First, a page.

Helping with the RS’s handling manners is the Dynamic ESA that changes damping according to the riding environment. Setting rear spring preload is easy once you know the drill with the suspension rocker switch, and then toggling between Rain, Road, and Dynamic ESA modes is easier still, with just a couple of pushes on the switch required to change modes on the fly. Road riding mode is soft enough for touring duty, absorbing the majority of pavement irregularities with ease while still keeping the chassis from pitching unnecessarily. When you enter a winding road, a couple of switch toggles instantly put the bike in Dynamic mode, and the suspension stiffens up nicely while also preventing excessive front-end dive when braking aggressively. Leaving the suspension mode in Dynamic was a little too stiff for our tastes over frost heaves and minor road imperfections when commuting; Rain mode softens up the damping even further than Road mode and was too soft for anything but very mellow riding.

BMW R 1200 RS, Long Term Test, Sport Touring Category
Installing the accessory BMW hard bag is one of the easiest we’ve ever encountered. Simply line up the rubber bumper on the bottom, and then tilt the bag over to insert the attachment peg. The opening and bag removal latches are separate and easy to use, and the bags sealed out the elements well.Photography by Kevin Wing

There are also two Ride modes, Rain and Road, switchable via a button on the right handlebar. The Ride Modes Pro option was not available yet when we got our RS, and that system includes a lean-angle sensor that enables additional Dynamic and User Ride modes. Rain mode softens up the throttle response significantly and instills a lower ABS threshold, with Road mode offering a pretty good throttle response for most riding conditions and a slightly higher ABS activation point; we found the boxer engine’s amiable character to preclude using the Rain mode, even in dreadfully wet conditions. Dynamic supposedly sharpens up the throttle response further still, while User is said to allow customization of throttle response, as well as other parameters such as the traction control (which changes to Dynamic Traction Control that adapts to lean angle) and ABS that become adjustable with the addition of Ride Modes Pro.

BMW R 1200 RS, Long Term Test, Sport Touring Category
While we’re not fans of the R 1200 instrument panel because of the curious reversal of analog speedometer and digital bar-graph tachometer, the rest of the RS’s cockpit is easy to deal with. The switchgear looks busy but is easy to navigate; the panel above the steering head is for optional GPS, which is easily removable to avoid theft.Photography by Kevin Wing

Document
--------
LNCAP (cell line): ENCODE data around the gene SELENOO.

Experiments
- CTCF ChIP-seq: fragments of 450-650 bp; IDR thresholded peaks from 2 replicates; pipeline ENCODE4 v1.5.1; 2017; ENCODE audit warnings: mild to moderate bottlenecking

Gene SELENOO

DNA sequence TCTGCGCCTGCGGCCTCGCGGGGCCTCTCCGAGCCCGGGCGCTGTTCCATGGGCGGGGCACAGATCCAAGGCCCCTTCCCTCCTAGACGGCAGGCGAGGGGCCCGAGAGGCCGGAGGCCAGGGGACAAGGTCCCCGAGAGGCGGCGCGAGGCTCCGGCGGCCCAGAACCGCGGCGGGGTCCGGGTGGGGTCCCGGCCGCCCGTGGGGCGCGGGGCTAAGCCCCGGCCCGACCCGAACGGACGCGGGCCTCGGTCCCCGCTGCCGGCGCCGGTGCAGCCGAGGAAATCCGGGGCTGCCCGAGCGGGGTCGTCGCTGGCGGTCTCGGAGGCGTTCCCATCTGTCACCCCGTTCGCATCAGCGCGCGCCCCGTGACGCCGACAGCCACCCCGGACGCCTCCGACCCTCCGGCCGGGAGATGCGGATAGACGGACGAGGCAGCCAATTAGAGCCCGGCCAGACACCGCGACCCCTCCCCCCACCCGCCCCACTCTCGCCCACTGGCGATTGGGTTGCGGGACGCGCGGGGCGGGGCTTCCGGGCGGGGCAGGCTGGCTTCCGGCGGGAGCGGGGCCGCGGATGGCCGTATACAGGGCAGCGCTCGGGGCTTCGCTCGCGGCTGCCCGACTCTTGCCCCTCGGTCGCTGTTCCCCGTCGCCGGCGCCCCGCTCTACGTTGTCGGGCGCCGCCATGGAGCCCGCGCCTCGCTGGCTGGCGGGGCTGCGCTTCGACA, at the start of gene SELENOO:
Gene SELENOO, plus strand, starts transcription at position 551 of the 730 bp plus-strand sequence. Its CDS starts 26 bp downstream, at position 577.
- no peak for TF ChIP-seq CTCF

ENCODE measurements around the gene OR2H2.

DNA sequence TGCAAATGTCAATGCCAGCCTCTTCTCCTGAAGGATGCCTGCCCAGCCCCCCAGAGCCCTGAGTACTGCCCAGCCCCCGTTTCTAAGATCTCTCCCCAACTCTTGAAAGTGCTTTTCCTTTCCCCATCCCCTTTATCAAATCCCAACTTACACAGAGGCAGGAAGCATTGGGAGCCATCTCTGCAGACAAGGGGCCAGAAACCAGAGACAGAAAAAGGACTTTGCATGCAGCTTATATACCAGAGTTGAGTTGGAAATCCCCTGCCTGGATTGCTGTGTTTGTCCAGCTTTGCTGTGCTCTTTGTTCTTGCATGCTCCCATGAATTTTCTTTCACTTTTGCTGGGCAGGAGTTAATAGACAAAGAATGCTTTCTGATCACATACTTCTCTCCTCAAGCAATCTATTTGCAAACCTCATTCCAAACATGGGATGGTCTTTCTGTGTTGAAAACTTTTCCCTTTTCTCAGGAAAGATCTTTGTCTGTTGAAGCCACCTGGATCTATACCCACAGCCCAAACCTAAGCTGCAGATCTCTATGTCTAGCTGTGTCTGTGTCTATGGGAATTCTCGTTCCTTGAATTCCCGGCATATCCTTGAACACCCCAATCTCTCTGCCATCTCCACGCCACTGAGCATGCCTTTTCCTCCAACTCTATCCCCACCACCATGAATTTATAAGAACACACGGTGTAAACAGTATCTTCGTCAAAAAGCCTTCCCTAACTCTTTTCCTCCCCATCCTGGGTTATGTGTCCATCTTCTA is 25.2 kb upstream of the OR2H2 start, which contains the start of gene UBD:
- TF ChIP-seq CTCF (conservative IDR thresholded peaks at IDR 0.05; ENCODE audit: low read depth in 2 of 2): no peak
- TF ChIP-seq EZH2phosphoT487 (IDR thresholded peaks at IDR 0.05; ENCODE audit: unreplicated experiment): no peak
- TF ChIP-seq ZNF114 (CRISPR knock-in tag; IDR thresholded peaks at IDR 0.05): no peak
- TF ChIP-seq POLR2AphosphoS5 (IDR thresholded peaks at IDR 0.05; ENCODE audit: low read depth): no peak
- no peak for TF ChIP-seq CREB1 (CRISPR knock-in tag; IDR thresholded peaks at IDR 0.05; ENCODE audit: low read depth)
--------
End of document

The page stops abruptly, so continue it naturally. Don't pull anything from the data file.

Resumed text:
Braking from the four-piston Brembo calipers and 320mm discs up front and 276mm disc/two-piston Brembo caliper combination out back was excellent, with good power and feel without any of the abrupt response found on the R 1200 R. The ABS threshold in dry conditions was high enough to allow pretty aggressive braking before it intervened, and when it did, there thankfully wasn’t a drastic loss in feel at the lever. We unfortunately had to perform several emergency-braking maneuvers during our commuting time with the RS, and each time the brakes and ABS performed superbly.

BMW R 1200 RS, Long Term Test, Sport Touring Category
The RS’s windscreen is adjustable to one of two heights by hand (similar to the XR’s windscreen). The upper position provides decent wind protection and keeps the airflow fairly clean with little buffeting on the rider’s helmet. Mirrors provide a decent rear view, and the headlights offer a good beam pattern at night.Photography by Kevin Wing

A little mention here is necessary for some options most sportbike riders would scoff at. We used to think heated grips were some sort of unnecessary luxury item, but after numerous long commutes and weekend rides in very cold weather, we came to appreciate their ability to keep our hands from going completely numb and possibly compromising our ability at the controls. And while cruise control is something you’d think belongs on a big touring rig, our right wrists thanked us if we spent more than 45 minutes droning along on the highway.

Bring 'Em Back, Please
For those riders who need to travel a good distance to get to some twisty pavement and like to get a little more aggressive in the turns—as well as bring along a significant other and perhaps some cargo—a good sport-touring machine fits the bill better than a tall, bulky adventure-tour bike. The BMW R 1200 RS reminds us of why we loved this segment when it was healthy and why it was so popular during the past decades. We can only hope that more riders see the potential and get the manufacturers' interest back in this genre.